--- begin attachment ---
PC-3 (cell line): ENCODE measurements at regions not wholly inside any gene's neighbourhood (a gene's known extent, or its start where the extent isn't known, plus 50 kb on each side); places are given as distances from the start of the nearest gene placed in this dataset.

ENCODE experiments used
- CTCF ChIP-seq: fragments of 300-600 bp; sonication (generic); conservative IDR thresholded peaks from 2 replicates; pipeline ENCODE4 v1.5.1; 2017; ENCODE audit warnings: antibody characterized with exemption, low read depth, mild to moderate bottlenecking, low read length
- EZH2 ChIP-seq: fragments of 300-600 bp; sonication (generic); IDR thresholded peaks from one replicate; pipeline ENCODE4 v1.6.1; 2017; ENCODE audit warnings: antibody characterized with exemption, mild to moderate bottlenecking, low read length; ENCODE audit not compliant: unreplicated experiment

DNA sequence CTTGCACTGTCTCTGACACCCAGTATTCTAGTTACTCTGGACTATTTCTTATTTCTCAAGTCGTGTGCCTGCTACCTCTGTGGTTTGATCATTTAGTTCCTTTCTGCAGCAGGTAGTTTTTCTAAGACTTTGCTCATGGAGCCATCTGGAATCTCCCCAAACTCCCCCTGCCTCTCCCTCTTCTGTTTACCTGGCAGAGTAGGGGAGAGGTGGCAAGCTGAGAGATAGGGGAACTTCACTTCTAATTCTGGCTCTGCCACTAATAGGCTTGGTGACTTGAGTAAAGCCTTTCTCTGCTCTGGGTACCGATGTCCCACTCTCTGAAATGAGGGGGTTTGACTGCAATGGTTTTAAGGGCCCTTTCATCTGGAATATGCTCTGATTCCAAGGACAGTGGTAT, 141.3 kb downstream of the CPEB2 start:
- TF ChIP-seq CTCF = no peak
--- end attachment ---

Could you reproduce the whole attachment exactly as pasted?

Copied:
PC-3 (cell line): ENCODE measurements at regions not wholly inside any gene's neighbourhood (a gene's known extent, or its start where the extent isn't known, plus 50 kb on each side); places are given as distances from the start of the nearest gene placed in this dataset.

ENCODE experiments used
- CTCF ChIP-seq: fragments of 300-600 bp; sonication (generic); conservative IDR thresholded peaks from 2 replicates; pipeline ENCODE4 v1.5.1; 2017; ENCODE audit warnings: antibody characterized with exemption, low read depth, mild to moderate bottlenecking, low read length
- EZH2 ChIP-seq: fragments of 300-600 bp; sonication (generic); IDR thresholded peaks from one replicate; pipeline ENCODE4 v1.6.1; 2017; ENCODE audit warnings: antibody characterized with exemption, mild to moderate bottlenecking, low read length; ENCODE audit not compliant: unreplicated experiment

DNA sequence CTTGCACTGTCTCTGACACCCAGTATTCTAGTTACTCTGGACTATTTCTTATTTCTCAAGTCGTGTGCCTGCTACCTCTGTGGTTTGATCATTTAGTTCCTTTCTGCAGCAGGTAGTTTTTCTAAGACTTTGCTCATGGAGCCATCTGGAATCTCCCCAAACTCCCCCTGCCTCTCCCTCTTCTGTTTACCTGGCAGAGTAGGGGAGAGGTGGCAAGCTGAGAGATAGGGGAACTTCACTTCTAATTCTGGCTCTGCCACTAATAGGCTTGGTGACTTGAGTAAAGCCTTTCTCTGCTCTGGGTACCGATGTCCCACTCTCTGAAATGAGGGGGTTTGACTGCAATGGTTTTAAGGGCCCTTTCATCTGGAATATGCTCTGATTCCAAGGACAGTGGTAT, 141.3 kb downstream of the CPEB2 start:
- TF ChIP-seq CTCF = no peak